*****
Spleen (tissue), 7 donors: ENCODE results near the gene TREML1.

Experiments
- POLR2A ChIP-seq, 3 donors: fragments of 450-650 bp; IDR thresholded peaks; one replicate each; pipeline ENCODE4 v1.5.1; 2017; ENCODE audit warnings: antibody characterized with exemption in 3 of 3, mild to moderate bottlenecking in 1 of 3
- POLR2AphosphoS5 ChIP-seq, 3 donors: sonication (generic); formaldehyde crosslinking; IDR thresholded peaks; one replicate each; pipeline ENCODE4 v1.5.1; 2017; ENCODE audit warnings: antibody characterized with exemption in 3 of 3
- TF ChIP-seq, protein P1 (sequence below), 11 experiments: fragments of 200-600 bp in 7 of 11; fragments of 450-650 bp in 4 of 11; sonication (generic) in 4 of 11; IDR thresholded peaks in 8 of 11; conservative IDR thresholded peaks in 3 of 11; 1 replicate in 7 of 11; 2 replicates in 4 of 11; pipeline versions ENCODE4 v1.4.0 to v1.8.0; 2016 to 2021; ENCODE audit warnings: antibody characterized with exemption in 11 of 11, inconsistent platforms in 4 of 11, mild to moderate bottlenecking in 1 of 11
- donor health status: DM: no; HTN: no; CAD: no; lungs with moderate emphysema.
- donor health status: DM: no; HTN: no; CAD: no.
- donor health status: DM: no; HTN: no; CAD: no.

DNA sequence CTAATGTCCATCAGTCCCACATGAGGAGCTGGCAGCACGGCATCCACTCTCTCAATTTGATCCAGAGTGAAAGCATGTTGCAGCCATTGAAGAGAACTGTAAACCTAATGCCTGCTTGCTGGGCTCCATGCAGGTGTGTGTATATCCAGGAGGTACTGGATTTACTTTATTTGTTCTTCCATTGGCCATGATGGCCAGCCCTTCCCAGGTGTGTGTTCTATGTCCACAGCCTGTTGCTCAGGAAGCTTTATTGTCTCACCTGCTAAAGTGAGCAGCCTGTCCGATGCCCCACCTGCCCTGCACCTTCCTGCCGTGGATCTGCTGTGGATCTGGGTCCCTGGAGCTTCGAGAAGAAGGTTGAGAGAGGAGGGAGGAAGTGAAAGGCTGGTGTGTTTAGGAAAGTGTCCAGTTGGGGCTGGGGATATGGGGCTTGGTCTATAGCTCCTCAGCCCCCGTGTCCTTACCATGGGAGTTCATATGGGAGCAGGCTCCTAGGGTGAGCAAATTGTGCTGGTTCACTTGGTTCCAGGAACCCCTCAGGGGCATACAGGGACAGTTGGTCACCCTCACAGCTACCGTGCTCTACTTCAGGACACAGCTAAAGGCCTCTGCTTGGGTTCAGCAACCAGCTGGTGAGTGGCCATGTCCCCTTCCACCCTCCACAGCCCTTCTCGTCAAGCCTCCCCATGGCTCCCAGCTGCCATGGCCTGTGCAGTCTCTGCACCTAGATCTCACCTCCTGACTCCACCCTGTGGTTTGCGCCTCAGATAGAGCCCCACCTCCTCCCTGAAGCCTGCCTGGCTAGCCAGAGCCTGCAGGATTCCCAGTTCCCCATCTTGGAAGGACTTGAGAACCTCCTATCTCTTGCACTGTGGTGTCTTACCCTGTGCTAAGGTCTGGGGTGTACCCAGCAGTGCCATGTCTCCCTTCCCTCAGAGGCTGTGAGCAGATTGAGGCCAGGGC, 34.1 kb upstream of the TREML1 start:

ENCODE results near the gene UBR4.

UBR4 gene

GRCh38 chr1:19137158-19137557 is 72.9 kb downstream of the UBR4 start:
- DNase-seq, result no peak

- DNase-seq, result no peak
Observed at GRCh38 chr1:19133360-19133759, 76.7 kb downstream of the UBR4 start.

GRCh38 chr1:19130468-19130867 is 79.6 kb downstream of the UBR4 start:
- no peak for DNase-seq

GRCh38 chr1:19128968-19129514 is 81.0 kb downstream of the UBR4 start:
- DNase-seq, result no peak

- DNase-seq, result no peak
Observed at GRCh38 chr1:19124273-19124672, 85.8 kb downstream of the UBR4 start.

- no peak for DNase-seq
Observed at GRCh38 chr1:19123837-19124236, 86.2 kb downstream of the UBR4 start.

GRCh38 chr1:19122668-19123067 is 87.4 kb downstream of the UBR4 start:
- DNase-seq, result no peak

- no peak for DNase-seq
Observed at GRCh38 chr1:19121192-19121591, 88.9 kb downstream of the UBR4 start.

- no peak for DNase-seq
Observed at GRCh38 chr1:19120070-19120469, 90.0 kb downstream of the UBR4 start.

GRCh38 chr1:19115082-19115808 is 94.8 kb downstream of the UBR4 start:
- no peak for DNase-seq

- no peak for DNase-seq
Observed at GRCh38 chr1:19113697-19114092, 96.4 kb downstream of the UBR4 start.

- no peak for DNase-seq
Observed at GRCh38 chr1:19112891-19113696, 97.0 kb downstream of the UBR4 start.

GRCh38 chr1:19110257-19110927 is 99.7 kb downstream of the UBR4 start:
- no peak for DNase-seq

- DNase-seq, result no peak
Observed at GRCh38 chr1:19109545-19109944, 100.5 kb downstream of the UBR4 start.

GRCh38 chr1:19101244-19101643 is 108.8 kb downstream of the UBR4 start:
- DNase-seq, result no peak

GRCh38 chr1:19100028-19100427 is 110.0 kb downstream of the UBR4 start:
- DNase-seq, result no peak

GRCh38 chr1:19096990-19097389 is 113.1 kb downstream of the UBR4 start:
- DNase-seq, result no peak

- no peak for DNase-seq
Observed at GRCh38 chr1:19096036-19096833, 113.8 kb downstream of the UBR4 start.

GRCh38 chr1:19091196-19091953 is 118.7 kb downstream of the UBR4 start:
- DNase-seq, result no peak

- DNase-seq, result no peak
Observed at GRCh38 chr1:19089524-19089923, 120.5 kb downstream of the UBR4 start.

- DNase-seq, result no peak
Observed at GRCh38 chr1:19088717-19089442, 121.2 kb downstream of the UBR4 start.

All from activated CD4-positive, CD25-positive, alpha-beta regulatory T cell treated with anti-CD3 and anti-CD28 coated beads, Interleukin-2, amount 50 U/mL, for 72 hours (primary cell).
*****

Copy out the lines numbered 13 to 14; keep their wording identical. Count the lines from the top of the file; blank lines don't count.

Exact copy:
- DNase-seq, result no peak

- DNase-seq, result no peak